Shaka King’s upcoming biographical drama “Judas and the Black Messiah” sets out to tell the story of Black Panther Party leader Fred Hampton. In the late 1960’s Hampton rose to prominence as the chairman of Chicago’s branch of the Black Panthers. Known for his fiery and persuasive speeches, Hampton helped grow the leftist group’s influence and numbers. All of this was being watched and documented by J. Edgar Hoover’s FBI along with local officials who deemed Hampton a radical threat to their morally corrupt ideals.
On the night of December 4, 1969 Fred Hampton was murdered in his Chicago apartment by members of a Cook County tactical unit during a pre-dawn raid. He was only 21-years-old. Other Black Panther Party members were killed or wounded in what was a coordinated effort between city, state, and federal organizations. FBI informant William “Bill” O’Neal provided detailed layouts of the apartment including where Hampton slept. By the end of the raid law enforcement had fired a total of ninety-nine shots. The lone gunshot from the Panthers was into the ceiling. Hampton was still in his bed, executed at point-blank range.
As the film’s title implies, “Judas and the Black Messiah” focuses on the relationship between Fred Hampton and Bill O’Neal and the betrayal that led to the bloody raid. The film is directed by Shaka King who produces and co-writes the screenplay with Will Berson. Ryan Coogler also gets a producing credit. The film made its world premiere at this year’s Sundance Film Festival and brings with it quite a bit of awards season buzz.
The film stars Daniel Kaluuya who plays Hampton in a way that highlights his strengths as an actor while still showing his limitations. The hushed stoicism Kaluuya brings to his characters has almost become a staple. But it often comes at the cost of emotional warmth and complexity. As Hampton, Kaluuya’s quiet intensity comes in handy. He’s really good in the attention-getting scenes where he gives spirited speeches to hungry and frustrated audiences. But Kaluuya really shines when the movie stills and he speaks as much through his eyes as he does with his voice. That’s when we get the greatest sense of who Fred Hampton was.
Unfortunately there is still a coldness to Kaluuya’s performance that undercuts certain elements of the story, particularly his romantic relationship with a young disciple named Deborah (a sweet, delightful, and moving Dominique Fishback). The two meet after a Chicago rally and her admiration for Fred’s activism blossoms into something more intimate. But so much of their relationship is left on the sidelines, and what we do get is emotionally energized by Fishback far more than Kaluuya.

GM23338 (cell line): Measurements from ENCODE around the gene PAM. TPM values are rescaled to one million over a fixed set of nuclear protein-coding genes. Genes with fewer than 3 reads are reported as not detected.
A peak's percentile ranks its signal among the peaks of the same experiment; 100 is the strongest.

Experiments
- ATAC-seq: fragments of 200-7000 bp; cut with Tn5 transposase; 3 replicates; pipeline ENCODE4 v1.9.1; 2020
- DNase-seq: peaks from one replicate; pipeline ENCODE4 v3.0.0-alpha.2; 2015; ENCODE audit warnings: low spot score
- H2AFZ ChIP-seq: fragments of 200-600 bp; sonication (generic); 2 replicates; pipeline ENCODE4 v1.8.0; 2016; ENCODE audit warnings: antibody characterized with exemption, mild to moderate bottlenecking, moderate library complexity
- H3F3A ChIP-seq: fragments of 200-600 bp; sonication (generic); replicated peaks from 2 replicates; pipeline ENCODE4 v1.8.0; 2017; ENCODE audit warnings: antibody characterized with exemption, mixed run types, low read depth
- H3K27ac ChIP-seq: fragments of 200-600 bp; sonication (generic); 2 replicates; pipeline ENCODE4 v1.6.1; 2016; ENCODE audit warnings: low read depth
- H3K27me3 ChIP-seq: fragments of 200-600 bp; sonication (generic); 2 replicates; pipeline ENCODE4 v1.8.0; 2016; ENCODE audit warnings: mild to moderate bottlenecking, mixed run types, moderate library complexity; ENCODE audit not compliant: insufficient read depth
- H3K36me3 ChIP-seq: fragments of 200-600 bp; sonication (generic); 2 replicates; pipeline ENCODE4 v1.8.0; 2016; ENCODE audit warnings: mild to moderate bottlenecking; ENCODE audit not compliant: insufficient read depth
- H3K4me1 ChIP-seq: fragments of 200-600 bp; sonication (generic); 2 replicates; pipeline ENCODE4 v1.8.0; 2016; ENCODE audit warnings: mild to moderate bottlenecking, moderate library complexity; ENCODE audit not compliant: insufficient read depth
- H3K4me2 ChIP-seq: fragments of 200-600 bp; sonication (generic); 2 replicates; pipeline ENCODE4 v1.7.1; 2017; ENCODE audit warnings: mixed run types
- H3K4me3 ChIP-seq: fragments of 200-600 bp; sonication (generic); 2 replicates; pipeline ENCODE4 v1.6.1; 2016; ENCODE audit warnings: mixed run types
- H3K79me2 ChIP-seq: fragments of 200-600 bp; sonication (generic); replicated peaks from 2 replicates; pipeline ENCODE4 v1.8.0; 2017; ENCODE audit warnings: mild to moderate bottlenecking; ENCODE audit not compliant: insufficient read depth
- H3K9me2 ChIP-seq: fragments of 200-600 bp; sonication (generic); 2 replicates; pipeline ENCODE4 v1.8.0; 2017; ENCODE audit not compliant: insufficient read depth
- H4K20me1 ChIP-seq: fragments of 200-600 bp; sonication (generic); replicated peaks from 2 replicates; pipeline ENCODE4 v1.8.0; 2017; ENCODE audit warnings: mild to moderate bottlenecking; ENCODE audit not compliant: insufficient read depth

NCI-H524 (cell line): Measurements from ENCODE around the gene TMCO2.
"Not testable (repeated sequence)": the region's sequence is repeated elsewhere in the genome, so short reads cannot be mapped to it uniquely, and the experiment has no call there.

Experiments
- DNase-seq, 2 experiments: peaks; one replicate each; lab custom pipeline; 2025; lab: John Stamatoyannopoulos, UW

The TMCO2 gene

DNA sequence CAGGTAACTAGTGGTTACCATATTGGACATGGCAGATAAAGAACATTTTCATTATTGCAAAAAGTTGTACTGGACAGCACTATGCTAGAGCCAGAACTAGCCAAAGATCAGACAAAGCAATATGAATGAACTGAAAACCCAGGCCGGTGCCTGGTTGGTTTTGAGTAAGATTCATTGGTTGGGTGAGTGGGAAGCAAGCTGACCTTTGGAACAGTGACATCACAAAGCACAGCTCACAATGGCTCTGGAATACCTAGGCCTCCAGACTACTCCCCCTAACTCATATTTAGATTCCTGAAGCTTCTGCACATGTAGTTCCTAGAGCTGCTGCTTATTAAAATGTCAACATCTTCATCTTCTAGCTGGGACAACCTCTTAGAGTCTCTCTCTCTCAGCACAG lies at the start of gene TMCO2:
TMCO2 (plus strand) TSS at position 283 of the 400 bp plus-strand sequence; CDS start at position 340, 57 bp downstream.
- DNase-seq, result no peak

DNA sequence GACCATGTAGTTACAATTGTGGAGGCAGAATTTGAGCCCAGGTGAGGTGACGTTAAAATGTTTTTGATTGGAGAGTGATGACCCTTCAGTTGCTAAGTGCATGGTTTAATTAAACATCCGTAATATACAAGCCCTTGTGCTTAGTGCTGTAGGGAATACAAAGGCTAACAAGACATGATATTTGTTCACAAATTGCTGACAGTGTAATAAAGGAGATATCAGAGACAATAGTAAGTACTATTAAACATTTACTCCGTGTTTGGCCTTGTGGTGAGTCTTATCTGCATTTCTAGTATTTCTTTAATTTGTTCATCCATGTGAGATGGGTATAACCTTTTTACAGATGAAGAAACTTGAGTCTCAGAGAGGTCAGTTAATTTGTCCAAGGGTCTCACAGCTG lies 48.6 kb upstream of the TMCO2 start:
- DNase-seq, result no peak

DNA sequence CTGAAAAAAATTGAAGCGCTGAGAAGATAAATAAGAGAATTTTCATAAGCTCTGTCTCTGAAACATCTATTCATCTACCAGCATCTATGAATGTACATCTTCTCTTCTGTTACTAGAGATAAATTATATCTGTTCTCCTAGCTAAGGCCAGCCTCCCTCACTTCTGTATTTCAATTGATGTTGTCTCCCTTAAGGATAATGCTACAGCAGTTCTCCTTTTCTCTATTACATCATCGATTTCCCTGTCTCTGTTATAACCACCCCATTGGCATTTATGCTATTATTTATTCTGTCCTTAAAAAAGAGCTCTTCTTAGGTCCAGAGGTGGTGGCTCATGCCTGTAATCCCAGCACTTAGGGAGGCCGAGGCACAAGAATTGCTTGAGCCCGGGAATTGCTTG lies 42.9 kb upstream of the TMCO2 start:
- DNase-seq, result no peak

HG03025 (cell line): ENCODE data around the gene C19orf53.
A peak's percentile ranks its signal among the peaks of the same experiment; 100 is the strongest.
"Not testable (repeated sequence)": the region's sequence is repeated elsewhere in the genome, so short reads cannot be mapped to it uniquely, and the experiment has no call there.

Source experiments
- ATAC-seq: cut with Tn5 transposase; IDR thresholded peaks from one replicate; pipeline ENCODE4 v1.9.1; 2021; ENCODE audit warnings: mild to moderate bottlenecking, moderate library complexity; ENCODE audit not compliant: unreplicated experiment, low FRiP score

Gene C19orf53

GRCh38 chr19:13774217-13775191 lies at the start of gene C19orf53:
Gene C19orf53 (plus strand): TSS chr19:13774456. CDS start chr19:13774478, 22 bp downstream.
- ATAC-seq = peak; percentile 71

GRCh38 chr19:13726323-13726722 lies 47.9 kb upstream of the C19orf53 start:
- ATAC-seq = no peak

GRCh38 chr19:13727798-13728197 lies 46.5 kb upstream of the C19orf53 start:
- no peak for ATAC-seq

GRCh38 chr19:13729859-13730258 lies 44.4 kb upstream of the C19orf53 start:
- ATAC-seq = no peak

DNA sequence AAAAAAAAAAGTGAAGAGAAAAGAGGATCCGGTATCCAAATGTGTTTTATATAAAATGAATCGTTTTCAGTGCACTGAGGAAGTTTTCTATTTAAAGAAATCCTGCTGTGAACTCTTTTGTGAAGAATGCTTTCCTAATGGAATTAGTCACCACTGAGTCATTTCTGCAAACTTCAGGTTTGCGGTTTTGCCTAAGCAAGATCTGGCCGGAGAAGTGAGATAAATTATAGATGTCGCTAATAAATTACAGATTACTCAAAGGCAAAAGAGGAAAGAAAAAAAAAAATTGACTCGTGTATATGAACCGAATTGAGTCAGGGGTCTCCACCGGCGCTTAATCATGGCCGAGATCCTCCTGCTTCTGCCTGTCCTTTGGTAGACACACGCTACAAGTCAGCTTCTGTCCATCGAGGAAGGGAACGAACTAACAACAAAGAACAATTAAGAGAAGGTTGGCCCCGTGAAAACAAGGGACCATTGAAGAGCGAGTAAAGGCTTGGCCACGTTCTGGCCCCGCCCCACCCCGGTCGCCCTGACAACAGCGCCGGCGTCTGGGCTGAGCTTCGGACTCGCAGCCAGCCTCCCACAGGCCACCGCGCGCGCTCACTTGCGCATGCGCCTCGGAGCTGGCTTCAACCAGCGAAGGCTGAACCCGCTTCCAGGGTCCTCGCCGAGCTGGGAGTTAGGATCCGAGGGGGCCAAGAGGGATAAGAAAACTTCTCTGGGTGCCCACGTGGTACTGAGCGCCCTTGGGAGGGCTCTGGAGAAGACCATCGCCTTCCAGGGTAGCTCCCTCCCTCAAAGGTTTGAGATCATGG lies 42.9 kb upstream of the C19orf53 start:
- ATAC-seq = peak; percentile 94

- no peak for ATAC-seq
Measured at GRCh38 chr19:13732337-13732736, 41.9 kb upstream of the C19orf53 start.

In fairness, Hampton’s romance with Deborah isn’t the film’s main interest. It adds some extra weight to the story but the movie is mostly focused on Hampton and William O’Neal. ‘Wild Bill‘ as he’s occasionally called is played by Lakeith Stanfield, an actor who may not have the steely super-seriousness of Kaluuya, but who brings a wider emotional range. When we first meet Bill he’s attempting to hustle some gang members by brandishing a fake badge and posing as a federal agent. They get wise pretty quick forcing him to escape in a stolen car. But he’s picked up by police and booked for impersonating an officer and grand theft auto.
Enter Jessie Plemons playing FBI Special Agent Mitchell. With consent from a laughably creepy looking Martin Sheen playing J. Edgar Hoover, Agent Mitchell pressures Bill into becoming an informant in exchange for no jail time. Over the course of the film Bill O’Neal joins the Black Panthers, rises through their ranks, and eventually becomes head of security and Hampton’s personal bodyguard. All while reporting back to Mitchell and getting paid by the government. It all inches towards the combustible finale full of heartbreak and anger.
It goes without saying King and company have some meaty material to work with. That’s why it’s frustrating to see so much of it slip through the cracks. In the film’s defense there is a lot of ground to cover in a little over two hours, especially when you’re splitting your story and screen time between two main characters. But a few resonating moments aside, we mostly get a surface-level summation of Fred Hampton’s relationship with Bill O’Neal and neither character ends up getting the attention they deserve.
And despite their clear relevance to the story and heavy presence throughout the film, the feds and the police are mostly blank faces – more plot pieces than anything else. Only a dry and predictable Plemons and a wacky Martin Sheen (who mercifully only gets two scenes) give any voice to the animosity and rancor driving their disdain for Hampton and the Black Panthers. And barely a word about how the FBI and Chicago authorities secretly undermined Hampton’s social work and stoked violence between black street gangs. Again, not necessary to the story, but it’s yet another thing that would bring weight and insight.
Though partly true, it would be reductive and overall inaccurate to lump “Judas and the Black Messiah” in with other by-the-books biopics. Shaka King has good intentions and is trying to open eyes not just to history but also to the present day. The performances are generally good and both the cinematography (Sean Bobbitt) and the score (Mark Islam, Craig Harris) capture the right mood and the setting. But sadly the film skirts character depth in order to hit key moments on Hampton’s timeline while at the same time leaving too much out from the textbook version. It leaves the film in a weird place – bold and unflinching yet too broad and missing depth where it needs it most. “Judas and the Black Messiah” opens February 12th in theaters and streaming on HBO Max.
VERDICT – 2.5 STARS